There is more to taste than just the tongue, however. Lining the uppermost part of the human nose are olfactory receptors that are responsible for smell, and they send messages that further hone in on specific tastes. When you chew food, a chemical is released that travels to the upper part of your nose and activates the olfactory receptor. These receptors work in conjunction with the receptors on taste buds to help the brain recognize the taste. This helps explain why a cold or allergies can hinder one’s sense of taste, making everything taste bland.
What’s the difference between vegetarian and vegan?
Confused by all the dietary lifestyles out there? We’ve got you covered.
Veganism is the abstention of all animal products. This includes products that involve animal slaughter (such as meat), but also products produced by animals (such as milk).
Typically, people choose to go vegan for either dietary or ethical reasons, or both. When going vegan for ethical reasons, there’s a tendency to look at veganism as more of a lifestyle than just a diet. In these cases, the individual is likely to avoid animal-derived products of all sorts beyond just food. For example, they are likely to avoid shoes or clothing made with leather or fur and/or products tested on animals.
Vegetarianism is less strict. While vegetarians do avoid meat, they don’t necessarily cut out all animal products, like dairy and eggs. While many of their meals are plant-based, they are more open to incorporating non-fatal animal products into their diet.
Like with any personal eating choice, there are variances to both vegetarianism and veganism. Some vegetarians, called pescatarians, eat fish. Others don’t. Some vegans are stricter about which animal products they avoid, like avoiding foods like honey and avocados because they rely on animal labor. In any case, if you’re preparing a meal for someone following one of these diets, stick to plant-based meals and be sure to double check any questionable ingredients.
Does tryptophan really make you tired?
Anyone who's passed out after indulging in a Thanksgiving feast knows the theory: tryptophan, an amino acid found in turkey, makes you sleepy. But is this conventional wisdom actually true?
The short answer is … not exactly. L-tryptophan, as it's officially known, can also be found in everything from chicken and yogurt to fish and cheese, none of which are typically associated with sleepiness. Once ingested, tryptophan is converted into the B-vitamin niacin, which helps create the neurotransmitter serotonin. Serotonin plays a key role in melatonin levels and sleep itself, hence the apparent causal link between turkey and fatigue.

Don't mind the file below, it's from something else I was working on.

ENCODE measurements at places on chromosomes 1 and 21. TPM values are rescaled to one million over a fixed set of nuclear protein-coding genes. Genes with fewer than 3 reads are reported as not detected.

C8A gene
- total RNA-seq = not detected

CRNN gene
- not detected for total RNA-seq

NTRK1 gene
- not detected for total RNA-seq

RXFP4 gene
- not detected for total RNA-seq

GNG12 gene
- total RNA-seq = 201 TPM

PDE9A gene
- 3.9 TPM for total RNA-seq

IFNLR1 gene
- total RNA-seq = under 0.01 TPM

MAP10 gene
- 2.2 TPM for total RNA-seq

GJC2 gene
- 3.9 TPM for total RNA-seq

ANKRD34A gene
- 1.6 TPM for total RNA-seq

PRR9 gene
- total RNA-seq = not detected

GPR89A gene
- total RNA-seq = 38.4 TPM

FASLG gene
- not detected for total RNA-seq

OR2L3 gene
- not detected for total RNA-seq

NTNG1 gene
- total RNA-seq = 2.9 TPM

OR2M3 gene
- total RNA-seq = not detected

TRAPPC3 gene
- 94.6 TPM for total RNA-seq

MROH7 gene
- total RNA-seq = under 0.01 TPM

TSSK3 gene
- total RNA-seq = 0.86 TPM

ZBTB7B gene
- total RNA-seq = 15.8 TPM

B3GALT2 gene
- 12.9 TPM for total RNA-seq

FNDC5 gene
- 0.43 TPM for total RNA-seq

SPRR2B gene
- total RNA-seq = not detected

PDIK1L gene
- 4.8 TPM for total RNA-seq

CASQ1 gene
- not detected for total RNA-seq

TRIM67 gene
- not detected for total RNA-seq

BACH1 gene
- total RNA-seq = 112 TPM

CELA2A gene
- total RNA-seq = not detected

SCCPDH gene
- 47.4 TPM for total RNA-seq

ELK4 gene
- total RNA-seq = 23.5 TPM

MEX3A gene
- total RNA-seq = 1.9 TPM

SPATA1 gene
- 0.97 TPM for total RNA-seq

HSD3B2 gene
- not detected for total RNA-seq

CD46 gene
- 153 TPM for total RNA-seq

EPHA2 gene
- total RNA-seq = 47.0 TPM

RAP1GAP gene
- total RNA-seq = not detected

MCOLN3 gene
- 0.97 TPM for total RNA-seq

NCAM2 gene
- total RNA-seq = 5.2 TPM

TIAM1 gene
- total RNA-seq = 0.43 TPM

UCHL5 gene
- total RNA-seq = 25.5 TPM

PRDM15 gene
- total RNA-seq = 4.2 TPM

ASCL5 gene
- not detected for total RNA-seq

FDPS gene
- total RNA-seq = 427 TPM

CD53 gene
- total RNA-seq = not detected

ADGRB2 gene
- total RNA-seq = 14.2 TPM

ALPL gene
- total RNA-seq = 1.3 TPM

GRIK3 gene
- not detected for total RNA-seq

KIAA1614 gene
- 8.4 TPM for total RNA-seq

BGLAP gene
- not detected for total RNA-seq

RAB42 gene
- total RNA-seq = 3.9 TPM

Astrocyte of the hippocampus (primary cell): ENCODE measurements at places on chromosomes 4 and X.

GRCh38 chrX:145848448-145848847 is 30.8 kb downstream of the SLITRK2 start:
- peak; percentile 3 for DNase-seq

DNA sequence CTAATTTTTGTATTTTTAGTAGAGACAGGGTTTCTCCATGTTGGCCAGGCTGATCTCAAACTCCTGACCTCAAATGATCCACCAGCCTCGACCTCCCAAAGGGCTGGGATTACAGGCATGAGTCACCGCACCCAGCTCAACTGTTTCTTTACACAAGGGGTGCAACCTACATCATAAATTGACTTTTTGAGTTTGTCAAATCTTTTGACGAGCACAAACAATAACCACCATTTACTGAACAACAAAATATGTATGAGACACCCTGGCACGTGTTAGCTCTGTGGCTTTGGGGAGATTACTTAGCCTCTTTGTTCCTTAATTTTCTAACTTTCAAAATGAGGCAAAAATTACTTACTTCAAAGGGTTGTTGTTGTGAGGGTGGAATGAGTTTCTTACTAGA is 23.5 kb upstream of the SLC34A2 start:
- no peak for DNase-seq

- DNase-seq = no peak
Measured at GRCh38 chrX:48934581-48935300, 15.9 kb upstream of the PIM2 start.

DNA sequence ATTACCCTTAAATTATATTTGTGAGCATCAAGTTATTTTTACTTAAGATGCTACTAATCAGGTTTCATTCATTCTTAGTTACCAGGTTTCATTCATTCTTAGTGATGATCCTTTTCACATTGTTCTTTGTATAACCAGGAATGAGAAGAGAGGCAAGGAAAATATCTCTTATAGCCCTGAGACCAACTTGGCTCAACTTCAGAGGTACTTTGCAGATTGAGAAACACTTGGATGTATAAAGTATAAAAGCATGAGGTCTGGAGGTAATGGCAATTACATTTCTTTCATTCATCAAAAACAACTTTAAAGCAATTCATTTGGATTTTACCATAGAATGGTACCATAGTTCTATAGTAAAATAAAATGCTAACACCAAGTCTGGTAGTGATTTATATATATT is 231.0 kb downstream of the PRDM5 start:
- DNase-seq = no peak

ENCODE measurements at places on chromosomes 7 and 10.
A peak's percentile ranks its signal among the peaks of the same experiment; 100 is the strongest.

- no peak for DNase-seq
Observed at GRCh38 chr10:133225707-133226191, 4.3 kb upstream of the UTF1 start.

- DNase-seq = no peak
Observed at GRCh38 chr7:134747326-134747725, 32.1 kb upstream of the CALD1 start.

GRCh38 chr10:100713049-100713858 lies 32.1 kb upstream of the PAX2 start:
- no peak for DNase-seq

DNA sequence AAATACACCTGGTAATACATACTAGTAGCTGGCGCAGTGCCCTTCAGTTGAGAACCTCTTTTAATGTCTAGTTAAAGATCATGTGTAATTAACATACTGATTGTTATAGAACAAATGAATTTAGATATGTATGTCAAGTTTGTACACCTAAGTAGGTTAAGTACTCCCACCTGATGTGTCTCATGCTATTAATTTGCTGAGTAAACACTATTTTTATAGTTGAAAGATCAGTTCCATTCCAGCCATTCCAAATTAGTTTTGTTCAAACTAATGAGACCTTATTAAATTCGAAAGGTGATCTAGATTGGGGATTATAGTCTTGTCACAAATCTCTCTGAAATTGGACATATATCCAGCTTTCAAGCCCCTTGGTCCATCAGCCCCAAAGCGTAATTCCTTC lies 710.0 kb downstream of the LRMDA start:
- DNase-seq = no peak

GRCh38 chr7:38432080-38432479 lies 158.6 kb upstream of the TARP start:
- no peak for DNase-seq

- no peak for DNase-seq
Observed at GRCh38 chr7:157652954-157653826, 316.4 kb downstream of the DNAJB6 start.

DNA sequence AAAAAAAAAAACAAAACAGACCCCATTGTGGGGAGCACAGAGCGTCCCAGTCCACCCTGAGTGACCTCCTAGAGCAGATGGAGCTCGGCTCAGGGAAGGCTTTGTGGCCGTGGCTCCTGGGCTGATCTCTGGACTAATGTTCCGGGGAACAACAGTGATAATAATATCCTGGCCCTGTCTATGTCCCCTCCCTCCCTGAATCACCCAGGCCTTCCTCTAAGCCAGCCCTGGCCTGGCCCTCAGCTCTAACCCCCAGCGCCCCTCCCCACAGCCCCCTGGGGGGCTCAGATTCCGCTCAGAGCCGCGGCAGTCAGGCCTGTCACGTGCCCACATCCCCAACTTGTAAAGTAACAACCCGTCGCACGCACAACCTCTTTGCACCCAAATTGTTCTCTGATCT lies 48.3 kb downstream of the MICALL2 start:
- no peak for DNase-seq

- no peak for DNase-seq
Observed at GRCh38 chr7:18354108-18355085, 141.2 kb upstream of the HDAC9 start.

Plenty of other amino acids are present in turkey, however, and most of them are found in greater abundance — meaning that, when all those chemicals are rushing to your brain after your second helping, tryptophan rarely wins the race.
If, however, the tryptophan gets a little assistance in the form of carbohydrates, it gets a better shot at dominating your system. Eating carbs — which abound in Thanksgiving dishes like mashed potatoes and stuffing — produces insulin, which flushes every amino acid except tryptophan from your bloodstream. Thus, your post-Thanksgiving sleepiness is actually the result of a perfect storm composed of tryptophan, carbs, and the large portions typically associated with the holiday.
What are superfoods?
While many nutritionists and physicians recommend healthy eating over fad diets, some foods offer more nutritional benefits than others. That’s why, in recent years, you might have heard about “superfoods” and why you should incorporate them into your diet.
The term “superfood” doesn’t come from medical science. Instead, it was designed by marketers at food companies to help boost sales. But in general, the term applies to particular foods that are nutrient-rich and provide significant health benefits when consumed regularly.
One example of a superfood are eggs, which feature two powerful antioxidants: lutein and zeaxanthin. They are also low in calories, averaging 77 calories per egg. And most importantly, they’re full of nutrients such as iron, phosphorous, selenium, and a myriad of vitamins such as A, B2, B5, and B12.
There are also a variety of fruits and vegetables that qualify as superfoods, including berries. Berries are rich in antioxidants, high in fiber, and contain a wide array of vitamins, particularly Vitamins C and K1, manganese, copper, and folate. But nutrient levels can vary widely between berries. For example, strawberries have the highest vitamin C levels of the superfood berries. This heart-healthy food can also help lower inflammation and improve blood sugar and insulin response.
While the phrase “superfoods” might not have a hard definition, there’s plenty of evidence to show that certain foods can improve your health and reduce your risk of serious conditions such as cancer, high blood pressure, and heart disease.